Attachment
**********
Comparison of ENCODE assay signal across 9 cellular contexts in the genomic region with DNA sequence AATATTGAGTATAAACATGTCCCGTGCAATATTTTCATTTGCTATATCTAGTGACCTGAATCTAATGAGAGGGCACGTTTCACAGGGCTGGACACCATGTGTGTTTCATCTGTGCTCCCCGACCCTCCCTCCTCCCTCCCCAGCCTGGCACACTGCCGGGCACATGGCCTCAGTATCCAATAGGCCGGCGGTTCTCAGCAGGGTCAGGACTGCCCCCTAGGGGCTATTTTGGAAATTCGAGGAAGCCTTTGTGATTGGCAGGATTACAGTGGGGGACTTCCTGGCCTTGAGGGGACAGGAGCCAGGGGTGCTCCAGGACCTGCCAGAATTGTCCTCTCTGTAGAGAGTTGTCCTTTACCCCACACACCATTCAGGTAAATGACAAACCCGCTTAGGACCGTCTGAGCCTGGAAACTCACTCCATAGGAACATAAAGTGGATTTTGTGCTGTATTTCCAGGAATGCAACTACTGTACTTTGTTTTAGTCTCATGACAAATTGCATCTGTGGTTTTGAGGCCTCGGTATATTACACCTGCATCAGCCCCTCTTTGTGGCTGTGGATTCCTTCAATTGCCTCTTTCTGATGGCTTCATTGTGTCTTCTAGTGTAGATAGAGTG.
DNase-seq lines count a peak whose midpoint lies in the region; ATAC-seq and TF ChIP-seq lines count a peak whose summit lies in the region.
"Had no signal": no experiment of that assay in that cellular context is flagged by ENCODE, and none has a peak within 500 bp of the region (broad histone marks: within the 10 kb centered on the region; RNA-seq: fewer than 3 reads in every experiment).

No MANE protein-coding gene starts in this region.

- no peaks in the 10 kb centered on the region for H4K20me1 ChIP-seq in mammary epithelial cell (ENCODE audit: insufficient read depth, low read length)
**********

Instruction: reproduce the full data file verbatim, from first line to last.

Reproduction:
Comparison of ENCODE assay signal across 9 cellular contexts in the genomic region with DNA sequence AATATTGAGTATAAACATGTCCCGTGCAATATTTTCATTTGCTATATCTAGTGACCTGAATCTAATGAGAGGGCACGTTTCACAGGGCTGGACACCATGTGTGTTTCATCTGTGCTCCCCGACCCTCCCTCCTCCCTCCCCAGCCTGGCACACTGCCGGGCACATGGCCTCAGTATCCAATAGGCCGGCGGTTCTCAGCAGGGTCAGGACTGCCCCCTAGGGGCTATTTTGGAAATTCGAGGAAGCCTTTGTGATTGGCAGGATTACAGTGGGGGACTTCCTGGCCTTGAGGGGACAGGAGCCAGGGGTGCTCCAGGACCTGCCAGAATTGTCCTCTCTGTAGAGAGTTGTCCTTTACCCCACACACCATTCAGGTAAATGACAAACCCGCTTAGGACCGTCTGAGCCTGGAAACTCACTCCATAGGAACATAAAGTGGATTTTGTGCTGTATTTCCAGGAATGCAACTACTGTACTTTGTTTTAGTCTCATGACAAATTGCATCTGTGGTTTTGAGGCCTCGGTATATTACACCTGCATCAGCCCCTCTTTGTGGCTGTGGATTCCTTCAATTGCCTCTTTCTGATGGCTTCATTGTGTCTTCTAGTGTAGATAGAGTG.
DNase-seq lines count a peak whose midpoint lies in the region; ATAC-seq and TF ChIP-seq lines count a peak whose summit lies in the region.
"Had no signal": no experiment of that assay in that cellular context is flagged by ENCODE, and none has a peak within 500 bp of the region (broad histone marks: within the 10 kb centered on the region; RNA-seq: fewer than 3 reads in every experiment).

No MANE protein-coding gene starts in this region.

- no peaks in the 10 kb centered on the region for H4K20me1 ChIP-seq in mammary epithelial cell (ENCODE audit: insufficient read depth, low read length)